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0.13.5 • Public • Published

! This is a temporary fork of ow by sindresorhus that merges the .catching() method pr

To install the fork:

$ npm install ow--fork-by-jblew-with-catching

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Function argument validation for humans


  • Expressive chainable API
  • Lots of built-in validations
  • Supports custom validations
  • Automatic label inference in Node.js
  • Written in TypeScript


$ npm install ow


import ow from 'ow';

const unicorn = input => {
	ow(input, ow.string.minLength(5));

	// …

//=> ArgumentError: Expected `input` to be of type `string` but received type `number`

//=> ArgumentError: Expected string `input` to have a minimum length of `5`, got `yo`

We can also match the shape of an object.

import ow from 'ow';

const unicorn = {
	rainbow: '🌈',
	stars: {
		value: '🌟'

ow(unicorn, ow.object.exactShape({
	rainbow: ow.string,
	stars: {
		value: ow.number
//=> ArgumentError: Expected property `stars.value` to be of type `number` but received type `string` in object `unicorn`

Note: If you intend on using ow for development purposes only, use require('ow/dev-only') instead of the usual import 'ow', and run the bundler with NODE_ENV set to production (e.g. $ NODE_ENV="production" parcel build index.js). This will make ow automatically export a shim when running in production, which should result in a significantly lower bundle size.


Complete API documentation

ow(value, predicate)

Test if value matches the provided predicate. Throws an ArgumentError if the test fails.

ow(value, label, predicate)

Test if value matches the provided predicate. Throws an ArgumentError with the specified label if the test fails.

The label is automatically inferred in Node.js but you can override it by passing in a value for label. The automatic label inference doesn't work in the browser.

ow.isValid(value, predicate)

Returns true if the value matches the predicate, otherwise returns false.


Create a reusable validator.

const checkPassword = ow.create(ow.string.minLength(6));

const password = 'foo';

//=> ArgumentError: Expected string `password` to have a minimum length of `6`, got `foo`

ow.create(label, predicate)

Create a reusable validator with a specific label.

const checkPassword = ow.create('password', ow.string.minLength(6));

//=> ArgumentError: Expected string `password` to have a minimum length of `6`, got `foo`


Returns a predicate that verifies if the value matches at least one of the given predicates.

ow('foo', ow.any(ow.string.maxLength(3), ow.number));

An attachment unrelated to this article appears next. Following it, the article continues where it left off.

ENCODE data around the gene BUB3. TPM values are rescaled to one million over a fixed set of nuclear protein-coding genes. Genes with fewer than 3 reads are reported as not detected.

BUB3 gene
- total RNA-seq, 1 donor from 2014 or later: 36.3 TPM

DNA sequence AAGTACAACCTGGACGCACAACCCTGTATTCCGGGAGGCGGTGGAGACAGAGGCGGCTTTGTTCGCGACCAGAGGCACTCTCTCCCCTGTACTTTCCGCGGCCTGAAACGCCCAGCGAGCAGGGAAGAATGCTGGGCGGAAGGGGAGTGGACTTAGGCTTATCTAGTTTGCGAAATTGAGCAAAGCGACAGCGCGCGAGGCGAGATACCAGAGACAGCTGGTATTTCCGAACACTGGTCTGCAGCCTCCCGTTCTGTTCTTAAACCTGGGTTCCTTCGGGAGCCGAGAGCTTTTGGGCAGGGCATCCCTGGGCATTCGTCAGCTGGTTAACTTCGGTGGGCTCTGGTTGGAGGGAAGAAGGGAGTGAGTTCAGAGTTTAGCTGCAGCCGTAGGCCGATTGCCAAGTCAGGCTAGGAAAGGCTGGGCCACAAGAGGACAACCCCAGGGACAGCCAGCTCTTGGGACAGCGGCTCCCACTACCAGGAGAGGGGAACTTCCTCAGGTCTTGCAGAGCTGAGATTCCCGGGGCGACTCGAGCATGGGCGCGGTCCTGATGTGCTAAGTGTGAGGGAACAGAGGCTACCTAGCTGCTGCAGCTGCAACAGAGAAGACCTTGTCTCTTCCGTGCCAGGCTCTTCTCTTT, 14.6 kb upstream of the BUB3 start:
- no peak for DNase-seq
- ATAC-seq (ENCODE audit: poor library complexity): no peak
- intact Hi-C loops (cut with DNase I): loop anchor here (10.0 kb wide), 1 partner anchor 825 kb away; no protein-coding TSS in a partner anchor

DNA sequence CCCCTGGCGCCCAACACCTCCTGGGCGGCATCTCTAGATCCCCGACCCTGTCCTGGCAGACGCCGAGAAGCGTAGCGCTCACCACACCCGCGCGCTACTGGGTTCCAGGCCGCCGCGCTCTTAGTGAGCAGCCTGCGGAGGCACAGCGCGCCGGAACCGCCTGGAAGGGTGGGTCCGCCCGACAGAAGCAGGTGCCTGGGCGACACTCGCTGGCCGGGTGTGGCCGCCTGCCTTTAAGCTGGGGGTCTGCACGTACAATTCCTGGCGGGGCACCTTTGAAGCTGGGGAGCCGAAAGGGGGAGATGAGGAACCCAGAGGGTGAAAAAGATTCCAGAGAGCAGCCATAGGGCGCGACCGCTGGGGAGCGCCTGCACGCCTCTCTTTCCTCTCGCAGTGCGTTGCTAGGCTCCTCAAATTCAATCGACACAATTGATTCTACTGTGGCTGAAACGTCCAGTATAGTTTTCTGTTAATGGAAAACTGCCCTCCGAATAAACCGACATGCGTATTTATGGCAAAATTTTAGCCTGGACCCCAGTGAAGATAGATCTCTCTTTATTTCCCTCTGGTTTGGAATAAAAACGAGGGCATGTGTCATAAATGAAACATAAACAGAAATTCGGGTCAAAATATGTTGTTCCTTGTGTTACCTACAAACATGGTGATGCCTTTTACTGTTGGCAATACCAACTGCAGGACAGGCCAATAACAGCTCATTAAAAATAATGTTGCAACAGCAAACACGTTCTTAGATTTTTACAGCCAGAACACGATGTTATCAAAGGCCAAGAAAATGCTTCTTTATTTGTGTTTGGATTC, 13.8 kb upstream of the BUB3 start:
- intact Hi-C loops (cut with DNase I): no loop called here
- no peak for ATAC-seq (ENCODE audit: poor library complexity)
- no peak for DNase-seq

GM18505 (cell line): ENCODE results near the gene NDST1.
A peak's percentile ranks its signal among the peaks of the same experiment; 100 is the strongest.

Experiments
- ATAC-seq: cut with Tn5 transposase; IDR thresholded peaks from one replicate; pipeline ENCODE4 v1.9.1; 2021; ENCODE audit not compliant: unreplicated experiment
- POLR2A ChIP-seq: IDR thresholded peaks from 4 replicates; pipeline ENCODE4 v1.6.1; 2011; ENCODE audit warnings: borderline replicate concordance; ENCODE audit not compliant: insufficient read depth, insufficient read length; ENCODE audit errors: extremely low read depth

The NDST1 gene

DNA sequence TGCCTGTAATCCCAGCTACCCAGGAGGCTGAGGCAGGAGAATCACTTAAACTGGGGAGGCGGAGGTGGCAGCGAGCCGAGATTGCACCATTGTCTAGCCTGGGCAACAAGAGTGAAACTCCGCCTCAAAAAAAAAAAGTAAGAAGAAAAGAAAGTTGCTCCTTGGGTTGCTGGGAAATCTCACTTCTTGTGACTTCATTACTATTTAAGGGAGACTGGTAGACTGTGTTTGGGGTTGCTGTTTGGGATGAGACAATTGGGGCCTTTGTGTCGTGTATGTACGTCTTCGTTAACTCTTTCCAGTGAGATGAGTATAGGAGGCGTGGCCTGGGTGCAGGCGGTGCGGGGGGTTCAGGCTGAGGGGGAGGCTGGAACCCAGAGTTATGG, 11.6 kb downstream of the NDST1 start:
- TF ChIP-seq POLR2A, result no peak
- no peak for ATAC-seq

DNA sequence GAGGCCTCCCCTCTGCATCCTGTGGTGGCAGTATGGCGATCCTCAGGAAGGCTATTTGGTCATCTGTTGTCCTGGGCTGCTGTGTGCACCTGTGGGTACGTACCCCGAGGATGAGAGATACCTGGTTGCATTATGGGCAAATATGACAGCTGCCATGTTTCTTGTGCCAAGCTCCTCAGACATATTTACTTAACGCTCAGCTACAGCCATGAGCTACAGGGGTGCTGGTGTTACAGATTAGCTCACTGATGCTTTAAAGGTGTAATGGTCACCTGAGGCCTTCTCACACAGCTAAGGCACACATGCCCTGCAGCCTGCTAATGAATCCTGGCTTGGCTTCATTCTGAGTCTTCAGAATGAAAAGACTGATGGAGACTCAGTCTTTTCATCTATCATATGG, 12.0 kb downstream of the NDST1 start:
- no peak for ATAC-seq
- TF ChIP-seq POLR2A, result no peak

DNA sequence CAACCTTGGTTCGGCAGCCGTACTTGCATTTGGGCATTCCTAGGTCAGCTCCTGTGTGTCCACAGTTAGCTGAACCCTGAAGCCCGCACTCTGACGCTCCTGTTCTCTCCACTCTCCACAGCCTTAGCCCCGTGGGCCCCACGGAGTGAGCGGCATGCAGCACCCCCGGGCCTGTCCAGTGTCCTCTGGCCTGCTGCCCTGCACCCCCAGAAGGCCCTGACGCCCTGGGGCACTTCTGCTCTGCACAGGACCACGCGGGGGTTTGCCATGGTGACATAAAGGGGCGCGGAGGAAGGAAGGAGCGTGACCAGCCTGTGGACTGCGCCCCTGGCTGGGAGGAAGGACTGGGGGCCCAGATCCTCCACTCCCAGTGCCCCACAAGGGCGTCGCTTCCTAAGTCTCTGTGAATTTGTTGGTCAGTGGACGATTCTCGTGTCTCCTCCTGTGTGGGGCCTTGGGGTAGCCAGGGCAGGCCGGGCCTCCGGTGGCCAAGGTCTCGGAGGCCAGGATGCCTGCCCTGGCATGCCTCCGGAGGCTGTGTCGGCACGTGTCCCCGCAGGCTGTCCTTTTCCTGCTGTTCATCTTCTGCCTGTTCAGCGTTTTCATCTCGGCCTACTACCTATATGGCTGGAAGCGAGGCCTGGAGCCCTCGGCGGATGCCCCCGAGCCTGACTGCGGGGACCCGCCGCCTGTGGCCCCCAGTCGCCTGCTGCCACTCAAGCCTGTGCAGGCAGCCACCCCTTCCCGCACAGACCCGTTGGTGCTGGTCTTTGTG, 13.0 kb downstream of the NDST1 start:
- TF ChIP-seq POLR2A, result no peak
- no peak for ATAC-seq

Makes the predicate optional. An optional predicate means that it doesn't fail if the value is undefined.

ow(1, ow.optional.number);

ow(undefined, ow.optional.number);


All the below types return a predicate. Every predicate has some extra operators that you can use to test the value even more fine-grained.


Built-in types

Typed arrays

Structured data



The following predicates are available on every type.


Inverts the following predicate.

ow(1, ow.number.not.infinite);

ow('', ow.string.not.empty);
//=> ArgumentError: [NOT] Expected string to be empty, got ``


Use a custom validation function. Return true if the value matches the validation, return false if it doesn't.

ow(1, ow.number.is(x => x < 10));

ow(1, ow.number.is(x => x > 10));
//=> ArgumentError: Expected `1` to pass custom validation function

Instead of returning false, you can also return a custom error message which results in a failure.

const greaterThan = (max: number, x: number) => {
	return x > max || `Expected \`${x}\` to be greater than \`${max}\``;

ow(5, ow.number.is(x => greaterThan(10, x)));
//=> ArgumentError: Expected `5` to be greater than `10`


Use a custom validation object. The difference with is is that the function should return a validation object, which allows more flexibility.

ow(1, ow.number.validate(value => ({
	validator: value > 10,
	message: `Expected value to be greater than 10, got ${x}`
//=> ArgumentError: (number) Expected value to be greater than 10, got 1

You can also pass in a function as message value which accepts the label as argument.

ow(1, 'input', ow.number.validate(value => ({
	validator: x > 10,
	message: label => `Expected ${label} to be greater than 10, got ${x}`
//=> ArgumentError: Expected number `input` to be greater than 10, got 1

This can be useful for creating your own reusable validators which can be extracted to a separate npm package.


Use a custom validation function that throws error. The function should throw an error if value is invalid or return nothing when value is valid. This allows to use specific validators for complex property or array types.

interface Animal {
	type: string;
	weight: number;

function validateAnimal(animal: Animal) {
	ow(animal.type, 'Animal.type', ow.string.oneOf([ 'dog', 'cat', 'elephant' ]));
	ow(animal.weight, 'Animal.weight', ow.number.finite.positive);

const animals: Animal [] = [
	{ type: 'dog', weight: 5 },
	{ type: 'cat', weight: Number.POSITIVE_INFINITY }

ow(animals, ow.array.ofType(ow.object.catching(animal => validateAnimal(animal as Animal))));
//=> ArgumentError: (array `animals`) (object) Expected number `Animal.weight` to be finite, got Infinity





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